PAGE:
Choosing an Asakawa Maki track to share is difficult- not just because her career spanned thirty years and at least twenty albums and much of it can’t be found on Youtube, but also because she shifted style so often. Her early albums are jazzy folk albums, with sprinkings of Shinto devotional music, but as she went on she produced trad jazz, polished, funky rock (in the late seventies) and then some mind-blowingly weird experimental music. As far as I can tell, she was constantly smoking a cigarette and always at least one whiskey down. What a hero.
Okay, so this isn’t my favourite Bonobos song, but it’s perhaps the one which best epitomises the sparkly, mid-morning-acid-trip-pep-talk weirdness of the band. This album, Hyper Folk, is great- it always feels like there’s more happening than you can possibly keep track of, but it’s a pleasure to get lost in the noise.
They ought to be too slick for me, but there’s just something about Suchmos. City pop has all the hallmarks of a bullshit pseudo-genre, but there’s a certain kind of easy cool that makes life more fun. Expect disco beats and big, stupid guitar riffs, and remember to smile more.
It’s the sound of summer, right? I wouldn’t feel right not putting some Tokyo Ska Orchestra on here. Big band, big beats, big brass. Big Mood. I particularly like the call-and-response interlocking of the vocals and the brass section in the bridge of this song. I’ve got some of their older stuff too, and it’s scuzzier and even brasher if anything.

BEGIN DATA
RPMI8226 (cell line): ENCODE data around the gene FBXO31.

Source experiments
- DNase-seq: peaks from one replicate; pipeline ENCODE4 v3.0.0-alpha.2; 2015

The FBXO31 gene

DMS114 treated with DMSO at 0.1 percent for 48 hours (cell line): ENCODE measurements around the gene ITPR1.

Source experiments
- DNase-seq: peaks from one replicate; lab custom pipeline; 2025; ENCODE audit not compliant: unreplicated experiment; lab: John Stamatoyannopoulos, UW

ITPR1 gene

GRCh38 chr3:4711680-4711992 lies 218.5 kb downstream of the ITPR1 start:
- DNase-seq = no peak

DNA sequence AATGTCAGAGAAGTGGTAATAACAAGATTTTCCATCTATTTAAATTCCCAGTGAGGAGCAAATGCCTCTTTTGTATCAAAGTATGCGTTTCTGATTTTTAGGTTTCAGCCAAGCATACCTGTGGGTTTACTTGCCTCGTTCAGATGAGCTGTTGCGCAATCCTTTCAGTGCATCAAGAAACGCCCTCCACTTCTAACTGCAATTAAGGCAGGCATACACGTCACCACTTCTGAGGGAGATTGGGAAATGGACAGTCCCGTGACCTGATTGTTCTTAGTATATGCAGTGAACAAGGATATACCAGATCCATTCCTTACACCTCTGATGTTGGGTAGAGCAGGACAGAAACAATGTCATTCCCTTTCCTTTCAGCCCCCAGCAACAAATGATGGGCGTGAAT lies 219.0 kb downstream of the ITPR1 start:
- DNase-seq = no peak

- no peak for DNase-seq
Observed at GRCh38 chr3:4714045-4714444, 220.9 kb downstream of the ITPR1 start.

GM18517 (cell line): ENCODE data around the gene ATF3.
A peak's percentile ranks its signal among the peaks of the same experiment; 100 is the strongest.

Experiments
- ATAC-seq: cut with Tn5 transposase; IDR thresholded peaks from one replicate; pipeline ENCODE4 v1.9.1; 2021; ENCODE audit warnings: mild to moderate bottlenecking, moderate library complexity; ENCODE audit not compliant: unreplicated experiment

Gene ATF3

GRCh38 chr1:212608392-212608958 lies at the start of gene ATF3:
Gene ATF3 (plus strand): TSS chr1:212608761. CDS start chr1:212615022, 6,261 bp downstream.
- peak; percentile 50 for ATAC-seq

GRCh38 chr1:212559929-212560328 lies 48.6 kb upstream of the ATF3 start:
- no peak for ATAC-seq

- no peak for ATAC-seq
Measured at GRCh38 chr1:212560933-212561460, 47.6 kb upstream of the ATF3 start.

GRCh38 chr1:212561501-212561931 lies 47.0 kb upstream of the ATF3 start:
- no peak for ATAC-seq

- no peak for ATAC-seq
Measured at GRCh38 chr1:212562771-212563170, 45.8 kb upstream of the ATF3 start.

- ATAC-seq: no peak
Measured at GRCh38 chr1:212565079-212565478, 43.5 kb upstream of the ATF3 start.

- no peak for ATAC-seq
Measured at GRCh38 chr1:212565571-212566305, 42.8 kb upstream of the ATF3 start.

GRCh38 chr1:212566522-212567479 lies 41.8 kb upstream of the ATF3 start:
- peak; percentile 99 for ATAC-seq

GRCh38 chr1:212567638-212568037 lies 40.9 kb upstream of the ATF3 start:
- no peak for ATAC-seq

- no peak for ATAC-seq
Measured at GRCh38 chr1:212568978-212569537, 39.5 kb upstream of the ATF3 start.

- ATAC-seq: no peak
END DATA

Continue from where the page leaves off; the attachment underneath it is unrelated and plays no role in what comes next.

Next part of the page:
Most people know Joe Hisaishi for his beautiful, bittersweet soundtracks to Studio Ghibli movies, and deservedly so. But he also wrote the music for one of the quietest, most understated, and yet most devastating of Japanese movies, Takeshi Kitano’s Hana-bi (1997). You absolutely have to see it- it’s a reflection on violence, revenge and loss, told from the perspective of a policeman turned vigilante. This is the main theme, which accompanies the long, solitary driving scene at the outset of the movie. He also wrote the soundtrack to Kikujiro (1999), a more humanistic and deeply touching offering from the same director.
Wagakki Band are the kind of band who might work for Japan’s tourist board. Mixing modern power metal with traditional Japanese instrumentation like the koto and shakuhachi, they’re a teishoku of Japanese clichés. Absurd visual kei outfits? Check. Check. Temple backdrop? Check. Parasols, fans and kagura masks? Check, check and check. Fast-tempo, breathless chorus? You got it. They’re great fun though- i’d love to see them in concert.
Some woozy, weird dark electronica to finish off with. I don’t know much about Japanese experimental music, but I get the sense this impossible mix of postmodern weirdness and easy listening accessibility appears time and time again in Japanese music. Anyway, this is Ryuichi Sakamoto.
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I’ve missed out a lot of stuff I could have included, from anime soundtracks to fey indie rock. But I’ve still still only dipped my toe into the world of Japanese music, really. If I’m still here in autumn, I’m making a mental note to go to more concerts. I also want to discover more modern folk music, and learn more about Japan’s history of avant garde musical experimentation. Y’all know I love writing about music, so I’ll return with an update when I’ve got more worth saying.
Thank you for reading, and thanks for the music, Japan.
‘Til next time,
From your correspondent in Hiroshima.